In addition to cost savings, VoIP’s digital nature allows providers to include advanced calling features such as caller ID, three-way calling, call forwarding and other services as part of the basic service plan.
Unfortunately, connecting to the Internet exposes your business and IT equipment to a certain degree of risk. Along with the frustration of having to confront a cascade of annoying and often-offensive spam emails, your company may also be exposed to viruses and other forms of malicious software designed to harvest personal and financial data that can potentially be used for identity theft or for other types of online fraud.
For instance, hackers can install malicious software on legitimate websites that is downloaded by visitors without their knowledge, and later used to capture sensitive information or to enable remote control of your PC by a hacker (in many cases, to use your system and bandwidth to relay spam messages).
Security software is typically offered as part of a “suite” of applications: it may be delivered as packaged software that is updated as part of a subscription; or as a hosted solution offered by your telecom provider.
Under a hosted security service, spam messages and emails with viruses or other threats are intercepted and blocked before they reach your company’s email server. Using hosted services allows business owners to shift the need to maintain and update security applications to their provider, which will likely be better able to monitor security patches and emerging threats.
Some of the services you’ll want to look for include:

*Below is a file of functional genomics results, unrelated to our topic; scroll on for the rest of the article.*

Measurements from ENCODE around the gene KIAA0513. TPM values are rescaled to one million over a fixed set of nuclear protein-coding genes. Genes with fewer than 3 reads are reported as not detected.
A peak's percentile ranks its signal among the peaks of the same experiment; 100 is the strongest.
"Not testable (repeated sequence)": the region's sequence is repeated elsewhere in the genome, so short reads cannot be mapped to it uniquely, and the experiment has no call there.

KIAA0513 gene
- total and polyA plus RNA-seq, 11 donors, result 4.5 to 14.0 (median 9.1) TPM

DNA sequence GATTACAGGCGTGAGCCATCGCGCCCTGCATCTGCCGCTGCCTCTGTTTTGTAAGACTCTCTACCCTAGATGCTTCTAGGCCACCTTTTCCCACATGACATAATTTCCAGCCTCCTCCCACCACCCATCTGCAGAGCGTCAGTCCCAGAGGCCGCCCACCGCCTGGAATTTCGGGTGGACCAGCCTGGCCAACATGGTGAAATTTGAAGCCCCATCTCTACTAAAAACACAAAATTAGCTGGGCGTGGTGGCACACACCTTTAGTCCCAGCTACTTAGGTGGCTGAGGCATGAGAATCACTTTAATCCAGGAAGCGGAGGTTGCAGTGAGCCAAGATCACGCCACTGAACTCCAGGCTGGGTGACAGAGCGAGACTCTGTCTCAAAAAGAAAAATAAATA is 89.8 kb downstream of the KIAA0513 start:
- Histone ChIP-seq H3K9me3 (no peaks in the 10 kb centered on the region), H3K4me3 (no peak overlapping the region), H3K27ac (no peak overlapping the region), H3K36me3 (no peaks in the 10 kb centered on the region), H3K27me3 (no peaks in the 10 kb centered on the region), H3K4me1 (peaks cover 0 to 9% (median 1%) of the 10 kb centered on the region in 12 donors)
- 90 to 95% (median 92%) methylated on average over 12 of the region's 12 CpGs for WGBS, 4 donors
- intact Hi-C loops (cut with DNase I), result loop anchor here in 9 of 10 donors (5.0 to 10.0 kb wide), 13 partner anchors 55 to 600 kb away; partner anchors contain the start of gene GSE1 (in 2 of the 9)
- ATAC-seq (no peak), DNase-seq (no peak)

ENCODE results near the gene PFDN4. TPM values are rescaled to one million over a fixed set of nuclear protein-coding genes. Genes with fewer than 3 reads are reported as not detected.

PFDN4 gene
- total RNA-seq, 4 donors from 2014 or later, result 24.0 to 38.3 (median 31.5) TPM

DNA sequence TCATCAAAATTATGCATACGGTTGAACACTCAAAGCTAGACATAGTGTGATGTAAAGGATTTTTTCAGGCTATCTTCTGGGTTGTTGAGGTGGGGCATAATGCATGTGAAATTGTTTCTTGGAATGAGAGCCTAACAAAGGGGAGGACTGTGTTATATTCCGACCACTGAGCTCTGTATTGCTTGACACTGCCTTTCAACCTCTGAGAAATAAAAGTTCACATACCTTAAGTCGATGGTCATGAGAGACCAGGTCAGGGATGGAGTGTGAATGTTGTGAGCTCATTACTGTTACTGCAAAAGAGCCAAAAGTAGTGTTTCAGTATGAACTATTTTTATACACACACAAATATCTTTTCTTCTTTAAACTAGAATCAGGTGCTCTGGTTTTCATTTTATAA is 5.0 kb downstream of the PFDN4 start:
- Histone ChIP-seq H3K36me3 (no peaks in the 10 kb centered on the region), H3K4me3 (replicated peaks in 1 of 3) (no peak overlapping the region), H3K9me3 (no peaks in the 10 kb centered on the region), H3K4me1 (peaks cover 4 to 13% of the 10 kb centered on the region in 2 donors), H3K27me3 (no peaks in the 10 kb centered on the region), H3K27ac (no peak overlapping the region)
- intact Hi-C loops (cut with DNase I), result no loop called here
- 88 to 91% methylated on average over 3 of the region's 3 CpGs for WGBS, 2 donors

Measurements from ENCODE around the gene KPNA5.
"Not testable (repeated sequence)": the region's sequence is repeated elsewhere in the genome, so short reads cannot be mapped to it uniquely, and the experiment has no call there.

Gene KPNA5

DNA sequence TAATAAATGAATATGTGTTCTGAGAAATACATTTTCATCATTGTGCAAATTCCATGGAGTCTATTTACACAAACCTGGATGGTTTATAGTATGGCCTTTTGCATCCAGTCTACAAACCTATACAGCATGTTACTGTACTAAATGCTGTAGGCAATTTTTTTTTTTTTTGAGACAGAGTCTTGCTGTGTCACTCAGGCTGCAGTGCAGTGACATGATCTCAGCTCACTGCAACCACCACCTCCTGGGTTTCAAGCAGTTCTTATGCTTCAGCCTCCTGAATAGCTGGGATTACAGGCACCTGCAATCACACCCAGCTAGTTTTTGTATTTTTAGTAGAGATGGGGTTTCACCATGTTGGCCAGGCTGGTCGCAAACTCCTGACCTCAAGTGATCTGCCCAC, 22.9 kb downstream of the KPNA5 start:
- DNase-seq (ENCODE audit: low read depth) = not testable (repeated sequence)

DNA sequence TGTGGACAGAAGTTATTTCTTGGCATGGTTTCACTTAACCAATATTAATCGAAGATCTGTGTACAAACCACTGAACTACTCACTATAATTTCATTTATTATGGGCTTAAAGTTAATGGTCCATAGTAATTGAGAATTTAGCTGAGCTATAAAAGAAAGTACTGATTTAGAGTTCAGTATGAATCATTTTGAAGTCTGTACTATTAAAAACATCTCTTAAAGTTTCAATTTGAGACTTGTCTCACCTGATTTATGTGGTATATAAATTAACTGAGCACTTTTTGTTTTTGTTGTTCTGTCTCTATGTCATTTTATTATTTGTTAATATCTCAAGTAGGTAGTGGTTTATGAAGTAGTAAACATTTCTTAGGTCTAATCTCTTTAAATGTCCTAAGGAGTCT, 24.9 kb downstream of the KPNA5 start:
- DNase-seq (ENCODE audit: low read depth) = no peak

- Anti-spam: Blocks incoming messages based on content, formatting techniques and domains commonly used by spammers. In most instances, you will have access to an online archive of the blocked messages in case you need to recover a legitimate message that was accidentally flagged as spam and blocked (“known as a ‘false positive’ ”). You can assign users to a “white list” of senders whose messages always get through.
- Antivirus: Defends against known and emerging viruses, bots (automatic programs) and other online threats, and blocks unexpected or unusual network behavior to make sure it does not represent a threat.
- Desktop Firewall: Provides an additional layer of defense for PCs (desktops and laptops) in addition to your network’s firewall or the firewall maintained by your Internet service provider.
Every company knows how important it is to back up systems and data, especially critical customer information and business records. Even so, the gap between understanding the need to back up your data and actually doing so remains wide for most companies. To help automate the backup process and provide secure storage of important documents, a number of providers are offering online backup services that automatically encrypt data and transfer it to a remote server for secure storage.
If something happens to your office or network equipment, or if you need to recover documents from a remote location (such as after a natural disaster), online backup provides secure access to your stored files without your having to worry about recovering hard drives or backup tapes.
Depending on the volume of data being transferred, the initial online backup can take several days or more than week. Once the initial backup is complete, future backups will usually only transfer files that have been changed, so subsequent backups will take much less time.
Once you’ve set up an automated backup system, you should make sure that it is working as planned. It’s important to occasionally check the software logs to ensure that files are being transferred, and to recover a document to make sure you can do so after an emergency. If something has gone wrong with your backup system or software, you do not want to find out after your original data has already been lost.